Amy Adams, Patrick Dempsey on the challenges beyond ‘happily ever after’ | Inquirer Entertainment

Amy Adams, Patrick Dempsey on the challenges beyond ‘happily ever after’

By: - Entertainment Editor
/ 12:20 AM November 17, 2022
Amy Adams (left) with Gabriella Baldacchino and Patrick Dempsey in “Disenchanted”

Amy Adams (left) with Gabriella Baldacchino and Patrick Dempsey in “Disenchanted” —PHOTOS COURTESY OF WALT DISNEY STUDIOS

What happens after a Disney princess rides happily into the sunset with her real-life prince? In the case of Giselle (Amy Adams), who chose cynical divorce lawyer Robert Philip (Patrick Dempsey) over the dashing Prince Edward (James Marsden) in 2007’s “Enchanted,” it certainly isn’t the “happily ever after” she thought it would be.

In “Disenchanted,” the eagerly anticipated sequel that will be streamed on Disney+ beginning on Friday, Giselle realizes that there are problems that even magic can’t solve. After all, not all the woes of the real world can be sorted out by quick fixes.


More than a decade after foiling evil Queen Narissa’s (Susan Sarandon) tyrannical plans and busting out of Andalasia’s animated fairy tale world, Giselle has even become a discontented stepmother to Morgan (Gabriella Baldacchino), Robert’s 16-year-old daughter from his first marriage.

To escape the chaos of city life, Giselle convinces Robert to move their growing family to sleepy suburban Monroeville, whose power-hungry queen bee Malvina (Maya Rudolph) isn’t as welcoming to Giselle.


James Marsden (left) and Idina Menzel

James Marsden (left) and Idina Menzel

Magical gift

To make matters worse, a magical gift from King Edward (James Marsden) and Queen Nancy (Idina Menzel) further complicates Giselle’s woes. Worse, if a solution isn’t found before the clock strikes 12, it could destroy her family’s dream life forever.

In a virtual press con last weekend, producer Barry Josephson revealed to us that the idea for the sequel began percolating with Amy wanting to play Giselle again.

During the group interview, which was also attended by Amy, Patrick, Idina, Gabriella, Yvette Nicole Brown (Rosaleen), Jayma Mays (Ruby), Oscar Nuñez (Edgar/mirror), composer Alan Menken and director Adam Shankman, Barry disclosed that it was Adam’s decision to join the development process that took the production “into the stratosphere.”

He explained, “Adam brought with him Richard LaGravenese, who developed the script and took the story to another level. It was such a joy to see the script come together and become this musical comedy, with the right amount of drama pivoting around Giselle’s ‘evolving’ character and her dilemma.”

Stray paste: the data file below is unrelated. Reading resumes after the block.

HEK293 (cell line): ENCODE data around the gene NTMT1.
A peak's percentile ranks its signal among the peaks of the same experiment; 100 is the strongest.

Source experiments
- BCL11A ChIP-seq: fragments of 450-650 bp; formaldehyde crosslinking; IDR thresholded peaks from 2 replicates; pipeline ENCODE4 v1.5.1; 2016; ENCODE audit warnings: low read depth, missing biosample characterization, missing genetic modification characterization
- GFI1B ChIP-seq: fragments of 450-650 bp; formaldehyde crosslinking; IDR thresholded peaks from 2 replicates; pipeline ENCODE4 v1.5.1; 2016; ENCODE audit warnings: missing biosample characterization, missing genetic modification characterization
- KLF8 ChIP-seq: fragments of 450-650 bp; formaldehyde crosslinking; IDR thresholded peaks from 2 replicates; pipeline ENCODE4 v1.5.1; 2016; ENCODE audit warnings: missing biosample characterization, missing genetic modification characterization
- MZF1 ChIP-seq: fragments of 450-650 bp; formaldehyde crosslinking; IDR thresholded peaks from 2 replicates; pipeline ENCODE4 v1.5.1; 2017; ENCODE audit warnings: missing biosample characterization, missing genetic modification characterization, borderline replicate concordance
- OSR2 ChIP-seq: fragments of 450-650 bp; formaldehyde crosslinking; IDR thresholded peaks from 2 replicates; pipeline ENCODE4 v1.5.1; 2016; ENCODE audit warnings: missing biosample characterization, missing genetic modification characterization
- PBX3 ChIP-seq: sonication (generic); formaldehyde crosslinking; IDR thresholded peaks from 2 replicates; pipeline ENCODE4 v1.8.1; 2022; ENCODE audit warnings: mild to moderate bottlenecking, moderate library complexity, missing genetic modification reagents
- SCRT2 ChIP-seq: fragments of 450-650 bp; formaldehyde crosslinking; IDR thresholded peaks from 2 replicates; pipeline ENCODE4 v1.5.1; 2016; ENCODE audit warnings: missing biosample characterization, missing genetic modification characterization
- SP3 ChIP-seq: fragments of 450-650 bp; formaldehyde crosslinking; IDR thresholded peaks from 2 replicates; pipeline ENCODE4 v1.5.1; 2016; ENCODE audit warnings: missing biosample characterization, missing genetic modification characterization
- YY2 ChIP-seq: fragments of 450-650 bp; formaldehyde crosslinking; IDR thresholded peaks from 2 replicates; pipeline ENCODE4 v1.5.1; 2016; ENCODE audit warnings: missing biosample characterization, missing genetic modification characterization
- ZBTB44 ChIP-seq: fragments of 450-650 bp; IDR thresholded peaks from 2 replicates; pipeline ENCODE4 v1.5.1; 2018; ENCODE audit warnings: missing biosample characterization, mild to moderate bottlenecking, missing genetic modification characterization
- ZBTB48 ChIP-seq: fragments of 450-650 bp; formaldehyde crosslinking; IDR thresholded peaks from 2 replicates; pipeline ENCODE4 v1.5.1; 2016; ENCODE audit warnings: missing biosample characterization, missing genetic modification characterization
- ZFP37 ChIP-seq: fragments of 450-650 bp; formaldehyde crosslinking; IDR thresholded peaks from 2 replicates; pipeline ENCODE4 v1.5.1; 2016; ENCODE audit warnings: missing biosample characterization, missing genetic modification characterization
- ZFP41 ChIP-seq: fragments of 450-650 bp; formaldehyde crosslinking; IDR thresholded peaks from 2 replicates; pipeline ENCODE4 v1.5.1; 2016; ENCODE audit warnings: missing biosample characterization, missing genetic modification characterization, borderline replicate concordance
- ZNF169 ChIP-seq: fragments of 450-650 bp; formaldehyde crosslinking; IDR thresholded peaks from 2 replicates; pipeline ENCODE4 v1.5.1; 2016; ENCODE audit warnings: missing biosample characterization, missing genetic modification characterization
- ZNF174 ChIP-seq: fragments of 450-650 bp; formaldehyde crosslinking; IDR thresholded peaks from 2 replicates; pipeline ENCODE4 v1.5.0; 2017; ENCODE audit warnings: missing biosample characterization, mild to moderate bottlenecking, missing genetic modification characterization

The wheels of production rolled quickly soon after, Adam said: “I spoke to Sean Bailey, the president of Disney, who was talking about how the project was sitting there and, as we discussed it, I said, ‘Well, basically, Giselle is Morgan’s stepmother now.’ And that, for me, became the absolute jumping-off point.

“I said, ‘That’s low-hanging fruit’—which is perfect in terms of continuing Giselle’s story because her now-grown stepdaughter probably doesn’t believe in magic anymore. And I was like, ‘Let’s go from there.’ And it’s been a thrill ride from there!

Adams (left) with Maya Rudolph

Adams (left) with Maya Rudolph

‘Amazing storyline’

“I don’t know if I’ve ever said, but (turning to Amy) I wanted to work with you for so long because we speak a very similar language. We’re both musical nerds and Disney nerds. And I suddenly thought, ‘I want to make a movie not with Amy, but for Amy as well.’ You inspire me so much, and it’s the truth.”


Jumping in, Alan said, “In the story, Giselle makes this wish, which then throws us into this amazing storyline. It brings all the fun along with it because of what happens from that wish.”

For Amy, Patrick and Idina (who gets to show off her sensational pipes in the soaring tune, “Love Power,” and goes to town with it), it was interesting to return to their respective characters and see how they’ve changed.


“We were looking at where Giselle would be now,” Amy enthused. “When we leave her in the last movie, there’s been an evolution from the beginning of ‘Enchanted’ to who Giselle is at the end of it. We took that evolution of who she might be after 10 years.

“We made sure to keep her grounded in the truth of her feelings, but without losing that joy, naiveite, innocence and purity that have always made Giselle special. That’s where my launching place was … taking everything that I loved about Giselle in the first movie, then spinning it throughout this sequel.”